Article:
I know other athletes that are out have made it easier for me to be out. One of my really good friends who I met at the Olympics, Gus Kenworthy — you know, he comes from an X Games sport. I think there's a lot of internal homophobia that he deals with and so, it takes a lot of courage for him to come forward. And we had a conversation that like when we came out, we told ourselves, like, "OK, now I need to be better than I've ever been before so nobody thinks that I'm weak because I'm gay or I'm not as good because I'm gay" — which are awful thoughts.

But, you know what? It was a responsibility and it felt like something that I was ready to take on. I think that's why I felt like I was ready to come out publicly when I was in my mid-20s — I felt like I was ready for that responsibility. I made sure that I was skating well so that I was a good representation of my community.

On his future as an Olympian

I had such a great experience. There's nothing more that I want to accomplish as an athlete and I think it was just the best way for me to end my Olympic journey. I mean, if I do [return to the Olympics], I will come back here and [to NPR's Lulu Garcia-Navarro] we can buy the tickets together, because it will not be as a competitor.

NPR's Sophia Boyd and Viet Le produced and edited this story for broadcast. Cameron Jenkins produced this story for digital.

Copyright 2018 NPR. To see more, visit http://www.npr.org/.

LULU GARCIA-NAVARRO, HOST:

Figure skating star Adam Rippon has had a very busy year. And we're not just talking about that bronze medal he came back with from the Winter Olympics. As an openly gay athlete, he's inspired fans on and off the ice. There was "Dancing With The Stars," a visibility award from the Human Rights Campaign and, oh, an upcoming guest appearance on the second season of the "Will And Grace" revival.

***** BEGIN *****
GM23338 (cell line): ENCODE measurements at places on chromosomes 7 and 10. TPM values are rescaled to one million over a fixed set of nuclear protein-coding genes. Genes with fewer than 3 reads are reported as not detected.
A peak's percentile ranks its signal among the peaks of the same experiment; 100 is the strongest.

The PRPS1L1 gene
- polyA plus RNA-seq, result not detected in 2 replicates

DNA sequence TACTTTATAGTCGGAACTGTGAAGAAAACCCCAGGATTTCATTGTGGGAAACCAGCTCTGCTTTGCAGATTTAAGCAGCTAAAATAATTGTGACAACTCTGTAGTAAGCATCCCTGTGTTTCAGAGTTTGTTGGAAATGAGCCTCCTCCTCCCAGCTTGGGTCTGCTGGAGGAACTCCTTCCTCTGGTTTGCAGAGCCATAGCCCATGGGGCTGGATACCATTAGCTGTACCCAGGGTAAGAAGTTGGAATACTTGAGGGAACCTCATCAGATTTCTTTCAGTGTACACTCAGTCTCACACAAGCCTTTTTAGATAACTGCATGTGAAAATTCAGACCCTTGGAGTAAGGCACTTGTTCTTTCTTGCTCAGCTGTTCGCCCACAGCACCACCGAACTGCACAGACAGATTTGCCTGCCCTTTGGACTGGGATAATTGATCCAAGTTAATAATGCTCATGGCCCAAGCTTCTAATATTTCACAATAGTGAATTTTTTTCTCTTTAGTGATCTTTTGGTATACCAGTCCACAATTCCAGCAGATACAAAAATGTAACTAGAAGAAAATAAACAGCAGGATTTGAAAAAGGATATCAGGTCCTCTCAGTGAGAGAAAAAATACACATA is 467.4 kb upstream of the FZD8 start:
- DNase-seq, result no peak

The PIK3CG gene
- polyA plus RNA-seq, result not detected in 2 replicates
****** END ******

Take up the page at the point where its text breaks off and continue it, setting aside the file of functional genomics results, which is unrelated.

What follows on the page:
ADAM RIPPON: I mean, it was surreal. To be on the set that I saw while I was watching "Will and Grace" as a kid, it was, like, such an honor.

GARCIA-NAVARRO: So do you think acting is in your future? Is that, like, something that you think that you could be doing?

RIPPON: I don't know. Maybe. I've stretched the truth before in a few instances.

GARCIA-NAVARRO: (Laughter).

RIPPON: My mom's here. I'm sure I've done a few acting jobs at home that - as a kid.

GARCIA-NAVARRO: Rippon stopped by our studios here in Washington - mom in tow - to talk LGBTQ representation and his role as a role model.

RIPPON: I think that to have representation is a big thing. I'm from a really small town in Pennsylvania. Only about a week and a half ago, my brother sent me this article. And there's a university - it's a very small religious university. And this school expelled a student for being gay. I mean, that's a five-minute walk from my house.

GARCIA-NAVARRO: When you hear stories like that from home and now that you have this status - you know, you're well-known. You're someone that people look up to. What do you think your responsibility is for that?